Here are some raw food recipes to try at home:
Arelya’s Green Spring Smoothie
Courtesy of Arelya Hadar, Fresh Abundance
2 Bosc pears
2 oranges, peeled (or substitute other citrus fruit)
1 cup raspberries, fresh or frozen (or substitute other berries)
½ cup raspberry juice concentrate
4 leaves red or green chard (no stems)
2 cups water
If you are using a high-speed blender, simply cut the fruit into 2-3 large chunks (remove the stem from pear – no need to peel kiwi). First put in the chard, then the fruit, juice concentrate and water. If you are using a regular blender, core the pear, peel the kiwi and cut all the fruit in small pieces. Blend all ingredients until smooth and serve.
Leftovers can be stored in the refrigerator for up to three days.
Yield: 6 ½ cups
Courtesy of Sarah Edwards, ChakRaw Living Foods
1 cup walnuts, soaked overnight
1 cup sunflower seeds, soaked overnight
1 small yellow onion, chopped
1 clove garlic, minced
2 tablespoons sage, fresh or dried
1 teaspoon sea salt or Himalayan salt (available at natural food stores)
1 apple, grated
Strain and rinse the walnuts and sunflower seeds. Using a food processor, cut the onion, garlic and sage into small pieces. Place in a bowl.
Process the walnuts and sunflower seeds into small pieces and add to the bowl. Add salt and grated apple and mix.
Use a spoon, scoop or your hand to create 1-inch balls. Place balls on a dehydrator tray. Dehydrate at 110 degrees Fahrenheit for 6 to 12 hours, longer for crispier nut-meat balls.
Yield: Makes approximately 50 1-inch balls.
Sun-dried Tomato Basil Marinara
Courtesy of Sarah Edwards, who likes to serve this sauce with nut-meat balls over zucchini noodles, which she makes with a special garnishing tool.
3 large pitted dates
¾ cup sun-dried tomatoes, soaked for 1-2 hours (tomatoes in oil don’t need to be soaked)
1 ¼ cups chopped tomato
¼ cup fresh basil
1 tablespoon oregano, fresh or dried
1 tablespoon cold-pressed olive oil
1 tablespoon lemon juice
1 tablespoon onion
1 teaspoon sea salt or Himalayan salt
Soak the dates for 30 minutes in just enough water to cover. Puree the dates with the water and sun-dried tomatoes in a food processor until mixture is almost smooth. Add remaining ingredients and pulse to combine, but leave chunky.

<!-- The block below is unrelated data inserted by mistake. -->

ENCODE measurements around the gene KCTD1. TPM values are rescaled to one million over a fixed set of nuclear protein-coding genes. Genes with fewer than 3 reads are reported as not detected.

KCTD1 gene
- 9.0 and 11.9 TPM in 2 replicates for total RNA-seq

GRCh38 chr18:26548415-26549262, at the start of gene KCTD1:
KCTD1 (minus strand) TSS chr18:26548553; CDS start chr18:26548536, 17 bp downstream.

Yield: 2½ cups sauce
Cauliflower Couscous with Black Sesame
Courtesy of Moria Felber, Wild Thyme Kitchen
1 head cauliflower, roughly chopped
½ cup lemon juice, freshly squeezed
½ cup extra-virgin olive oil
1 tablespoon raw honey
½ cup cilantro, minced
½ cup flat-leaf parsley, minced
½ cup fresh basil, minced
2 cups tomatoes, chopped and drained
1 cup cucumber, peeled, seeded and chopped
1/3 cup raw pine nuts
1/8 cup black sesame seeds
Sea salt and fresh-ground black pepper, to taste
Place roughly chopped cauliflower in a food processor and process until it resembles couscous or fine white rice.
Transfer cauliflower to a large mixing bowl. Add lemon juice, olive oil, and honey and mix well. Add remaining ingredients, toss and refrigerate before serving.
Yield: 6 servings
Courtesy of Sarah Edwards, who says, “I like the flavor and richness the coconut oil adds, but it is still delicious without coconut oil.”
½ cup dates, agave nectar or honey
2 large or 3 small avocados
¼ cup coconut oil (optional)
½ teaspoon powdered vanilla or vanilla extract
¼ teaspoon sea salt or Himalayan salt
½ cup raw cacao powder (available at Lorien Herbs and Pilgrim’s Market)
If using agave nectar or honey, combine all ingredients, except cacao powder, in a food processor or high-speed blender until smooth, adding a small amount of water if necessary. Once smooth, add the cacao powder and blend.
If using dates, soak the dates in just enough water to cover for about 30 minutes. Place dates and water in food processor or blender and blend until smooth. Add remaining ingredients, except cacao powder, and blend until smooth. Add cacao powder and blend.
Serve immediately or chill for later use.
Yield: 4-6 servings